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mds725
04-26-2011, 06:03 PM
As I mentioned in an earlier thread (http://www.ukuleleunderground.com/forum/showthread.php?45154-My-great-ukulele-shopping-adventure), during my Great Ukulele Shopping Adventure on Oahu and Kaua'i, I took the Kamaka factory tour. Here are some photos.

Tour Part 1

This is the fiirst thing I saw when I went into the Kamaka storefront. Kamaka models are on the wall (left to right, deluxe concert, deluxe soprano, pineapple, soprano, concert, tenor, 6-string tenor, 8-string tenor, baritone). The counter in the foreground is the top of a display case that houses some vintage Kamaka ukuleles, including one of the first pineapples.

http://www.ukuleleunderground.com/forum/attachment.php?attachmentid=23117&d=1303870273

There were two of us on the tour. Coincidentally, my tourmate (I didn't get a photo of him) was from San Jose, CA, just down the peninsula from San Francisco. We were greeted by Fred Kamaka (one of Sam Kamaka's sons), who showed us some of the vintage ukuleles while giving us a comprehensive history of Kamaka and the Kamaka family, including some great stories about Sam Sr.

http://www.ukuleleunderground.com/forum/attachment.php?attachmentid=23113&d=1303870271

Fred displays a very pretty block of koa while talking about the properties of koa wood.

http://www.ukuleleunderground.com/forum/attachment.php?attachmentid=23120&d=1303870275

Fred enjoyed showing us this photo of the original Kamaka factory. I think he said the photo was taken in the late 1920s. On the far right in the photo is Sam Sr. That's Fred standing next to his dad holding an ukulele.

http://www.ukuleleunderground.com/forum/attachment.php?attachmentid=23107&d=1303870268

mds725
04-26-2011, 06:04 PM
Tour Part 2

Fred then took us around to the back of the factory, where the koa wood is stored. The koa is stacked so it can dry, a process that can take several years. He said that they rotate the wood weekly so that the oldest wood is always used first.

http://www.ukuleleunderground.com/forum/attachment.php?attachmentid=23101&d=1303870264

Here's a stack of mahogany wood blocks. Each block produces two necks. You can see the profile of the necks penciled in on the surface of the blocks.

http://www.ukuleleunderground.com/forum/attachment.php?attachmentid=23100&d=1303870263

This is what the necks look like after they've been cut from the mahogany blocks.

http://www.ukuleleunderground.com/forum/attachment.php?attachmentid=23116&d=1303870272

ukukimmy
04-26-2011, 06:13 PM
Very cool! Thanks for sharing. Love those trips you can incorporate a visit to where something you love is made. I went to Bologna a few years ago to see my Ducati Monster come off the assembly line. Their museum was amazing!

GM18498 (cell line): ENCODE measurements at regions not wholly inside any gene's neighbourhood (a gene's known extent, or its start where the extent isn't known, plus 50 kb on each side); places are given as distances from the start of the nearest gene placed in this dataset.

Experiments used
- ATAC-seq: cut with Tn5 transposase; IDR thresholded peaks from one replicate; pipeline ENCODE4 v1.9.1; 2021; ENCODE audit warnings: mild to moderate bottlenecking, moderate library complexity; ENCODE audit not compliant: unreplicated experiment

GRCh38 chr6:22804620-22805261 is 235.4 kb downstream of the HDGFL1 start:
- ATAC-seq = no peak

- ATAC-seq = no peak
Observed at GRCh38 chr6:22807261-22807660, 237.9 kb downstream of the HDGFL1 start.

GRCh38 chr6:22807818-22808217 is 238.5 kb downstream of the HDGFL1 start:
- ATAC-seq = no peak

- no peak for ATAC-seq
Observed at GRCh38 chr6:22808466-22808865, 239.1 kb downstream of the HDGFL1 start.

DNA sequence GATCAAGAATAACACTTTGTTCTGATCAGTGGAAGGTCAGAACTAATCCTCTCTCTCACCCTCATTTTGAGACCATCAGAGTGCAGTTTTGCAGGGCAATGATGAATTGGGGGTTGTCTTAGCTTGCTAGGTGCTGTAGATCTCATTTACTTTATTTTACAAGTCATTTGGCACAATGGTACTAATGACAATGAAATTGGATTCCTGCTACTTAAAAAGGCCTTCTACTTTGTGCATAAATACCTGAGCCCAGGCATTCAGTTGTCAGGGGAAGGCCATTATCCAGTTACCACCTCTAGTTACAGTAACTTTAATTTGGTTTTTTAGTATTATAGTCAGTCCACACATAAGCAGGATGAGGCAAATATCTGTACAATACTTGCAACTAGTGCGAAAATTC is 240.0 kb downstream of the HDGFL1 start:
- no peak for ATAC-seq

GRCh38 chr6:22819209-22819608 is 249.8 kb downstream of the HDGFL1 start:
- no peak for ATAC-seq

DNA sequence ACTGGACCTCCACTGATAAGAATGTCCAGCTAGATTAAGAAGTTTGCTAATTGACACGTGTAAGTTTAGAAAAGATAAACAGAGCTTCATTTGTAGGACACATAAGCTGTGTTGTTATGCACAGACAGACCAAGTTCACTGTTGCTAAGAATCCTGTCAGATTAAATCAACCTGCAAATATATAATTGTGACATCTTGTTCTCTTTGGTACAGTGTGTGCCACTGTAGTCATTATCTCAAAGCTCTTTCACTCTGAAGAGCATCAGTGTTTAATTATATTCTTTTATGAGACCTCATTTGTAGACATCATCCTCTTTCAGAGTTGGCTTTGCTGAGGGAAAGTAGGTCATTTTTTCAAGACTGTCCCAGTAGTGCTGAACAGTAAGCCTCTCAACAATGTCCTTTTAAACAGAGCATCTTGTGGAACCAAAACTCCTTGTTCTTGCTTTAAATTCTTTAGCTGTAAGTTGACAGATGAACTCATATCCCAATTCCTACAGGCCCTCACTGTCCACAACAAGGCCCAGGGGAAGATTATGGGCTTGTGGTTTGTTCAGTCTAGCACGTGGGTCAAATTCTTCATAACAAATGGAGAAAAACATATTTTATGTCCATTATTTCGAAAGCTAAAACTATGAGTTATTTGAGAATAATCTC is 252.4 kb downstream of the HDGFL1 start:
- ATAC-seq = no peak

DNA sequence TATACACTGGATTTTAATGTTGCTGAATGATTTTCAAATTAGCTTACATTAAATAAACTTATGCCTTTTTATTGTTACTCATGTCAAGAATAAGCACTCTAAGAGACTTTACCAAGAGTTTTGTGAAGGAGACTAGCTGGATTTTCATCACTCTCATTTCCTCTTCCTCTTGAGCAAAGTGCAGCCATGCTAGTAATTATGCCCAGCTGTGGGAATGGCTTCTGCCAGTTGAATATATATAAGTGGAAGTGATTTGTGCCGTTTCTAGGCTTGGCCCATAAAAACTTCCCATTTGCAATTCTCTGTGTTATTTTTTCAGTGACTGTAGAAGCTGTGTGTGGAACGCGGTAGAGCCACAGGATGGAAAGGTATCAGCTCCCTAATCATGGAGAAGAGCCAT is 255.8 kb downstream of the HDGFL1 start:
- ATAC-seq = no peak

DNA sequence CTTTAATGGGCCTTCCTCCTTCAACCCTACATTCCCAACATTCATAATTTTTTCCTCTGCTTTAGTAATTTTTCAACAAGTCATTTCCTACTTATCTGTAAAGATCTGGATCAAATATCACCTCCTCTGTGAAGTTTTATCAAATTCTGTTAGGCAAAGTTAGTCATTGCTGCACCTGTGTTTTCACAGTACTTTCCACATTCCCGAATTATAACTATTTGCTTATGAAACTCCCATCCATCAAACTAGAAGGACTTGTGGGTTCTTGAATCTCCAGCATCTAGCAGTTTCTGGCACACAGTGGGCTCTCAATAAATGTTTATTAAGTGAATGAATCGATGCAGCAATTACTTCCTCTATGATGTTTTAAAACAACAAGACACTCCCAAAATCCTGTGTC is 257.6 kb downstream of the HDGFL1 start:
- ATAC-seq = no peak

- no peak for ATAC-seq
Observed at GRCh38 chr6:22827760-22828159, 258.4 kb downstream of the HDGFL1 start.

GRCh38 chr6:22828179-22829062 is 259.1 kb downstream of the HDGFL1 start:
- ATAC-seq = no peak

Ronnie Aloha
04-26-2011, 06:14 PM
Keep em coming!

mds725
04-26-2011, 06:15 PM
Tour Part 3

Fred demonstrates where the bracing goes on the soundboard. Fred explained that on bigger soundboards, the soundhole becomes more vulnerable. Notice how the concert soundboard on the left is braced the same way as the pineapple on the right but also has an additional brace. Tenors have two additional vertical braces below the soundhole.

http://www.ukuleleunderground.com/forum/attachment.php?attachmentid=23114&d=1303870272

These devices are used to mold the sides of an ukulele. The wood that's going to be used for the sides is wet and then placed on the metal plates, which I believe are heated.

http://www.ukuleleunderground.com/forum/attachment.php?attachmentid=23122&d=1303870276

These are the machines that are going to replace the devices now being used to mold the sides. Fred said that the new machines can mold sides much more quickly than the old devices. Each machine takes one matched set of sides. You can see the curve form the machines use on the machine to the right.

http://www.ukuleleunderground.com/forum/attachment.php?attachmentid=23118&d=1303870273

The older devices don't know what to make of the new machines.

http://www.ukuleleunderground.com/forum/attachment.php?attachmentid=23109&d=1303870268

mds725
04-26-2011, 06:24 PM
Tour Part 4

After the sides are run through the molding machine, they're placed in these static wood vice molds so the sides can settle into the curved shape.

http://www.ukuleleunderground.com/forum/attachment.php?attachmentid=23103&d=1303870265

Before the soundboards and backs are glued onto the sides, the infamous Kamaka red tag is placed on the inside where the neck attaches to the body. The first two digits represent the year, and the remaining digits are assigned in order, so an ukulele with the number "111000" is the 1,000th ukulele made in 2011.

http://www.ukuleleunderground.com/forum/attachment.php?attachmentid=23110&d=1303870269

When the sides have been removed from the vice molds, the soundboard and back are glued on. Notice the little tabs at the waist of the ukulele in the foreground. Those tabs are used to vice the body while the glue dries.

http://www.ukuleleunderground.com/forum/attachment.php?attachmentid=23102&d=1303870264

After the soundboard and back are glued to the sides, the body is placed in a vice while the glue dries.